In this section, I’ll help you understand how Webflow compares to site builders. You’ll understand how long it will take to get used to this platform and the general capabilities of the Webflow designer interface, where you’ll spend most of your time crafting websites.

Webflow is Not For Total Beginners – But the steeper learning curve comes with greater rewards

If you don’t have any previous experience with web design or development, I have disappointing news: you may find it challenging to design websites in Webflow. It’s less beginner-friendly than other website-building tools.

Why? Because it doesn’t exactly have a drag-and-drop interface, unlike many people think. Yes, there is a visual editor (the Webflow designer), but its interface looks similar to the one in Adobe Illustrator.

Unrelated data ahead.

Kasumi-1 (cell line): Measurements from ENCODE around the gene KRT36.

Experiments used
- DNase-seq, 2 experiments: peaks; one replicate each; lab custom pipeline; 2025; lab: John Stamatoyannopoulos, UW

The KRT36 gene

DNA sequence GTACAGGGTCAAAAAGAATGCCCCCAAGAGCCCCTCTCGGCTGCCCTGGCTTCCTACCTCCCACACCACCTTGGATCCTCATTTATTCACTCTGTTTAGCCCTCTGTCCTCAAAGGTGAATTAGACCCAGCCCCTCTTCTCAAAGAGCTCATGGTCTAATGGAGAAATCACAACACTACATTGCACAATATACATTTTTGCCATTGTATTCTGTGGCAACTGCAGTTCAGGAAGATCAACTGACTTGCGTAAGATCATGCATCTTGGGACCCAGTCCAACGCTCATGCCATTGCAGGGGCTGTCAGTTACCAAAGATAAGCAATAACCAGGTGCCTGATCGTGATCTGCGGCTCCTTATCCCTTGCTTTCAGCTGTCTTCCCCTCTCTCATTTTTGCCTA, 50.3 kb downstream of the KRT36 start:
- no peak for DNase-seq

So, if you’re unfamiliar with the ‘box model’ of web design, you might find yourself a bit overwhelmed initially. However, if you understand the basics of CSS and HTML, you can quickly start creating fully customizable websites with Webflow. Otherwise, your website design projects might become messy very quickly.

But despite the steep Webflow learning curve, I’d argue that investing time is well worth it. This is because Webflow gives you more control over your design than Wix, Elementor, and other solutions in the DIY website-building market.

Webflow offers advanced design capabilities compared to other website builders

Simple designs are fine, but what if you want to implement some advanced elements and animations? From my experience, Webflow stands in a league of its own compared to its competitors in terms of advanced design capabilities.